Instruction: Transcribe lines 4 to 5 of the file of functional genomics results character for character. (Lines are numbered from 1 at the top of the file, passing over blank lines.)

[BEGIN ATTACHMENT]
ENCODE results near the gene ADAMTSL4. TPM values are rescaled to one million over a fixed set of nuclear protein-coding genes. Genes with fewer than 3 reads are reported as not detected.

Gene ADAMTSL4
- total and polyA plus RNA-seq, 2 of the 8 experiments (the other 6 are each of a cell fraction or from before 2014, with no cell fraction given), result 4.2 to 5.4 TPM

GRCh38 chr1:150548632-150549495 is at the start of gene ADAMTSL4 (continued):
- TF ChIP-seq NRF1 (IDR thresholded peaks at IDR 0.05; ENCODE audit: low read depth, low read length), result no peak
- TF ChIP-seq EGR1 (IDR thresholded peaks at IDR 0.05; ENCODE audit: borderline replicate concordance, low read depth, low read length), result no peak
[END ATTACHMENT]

GRCh38 chr1:150548632-150549495 is at the start of gene ADAMTSL4 (continued):
- TF ChIP-seq NRF1 (IDR thresholded peaks at IDR 0.05; ENCODE audit: low read depth, low read length), result no peak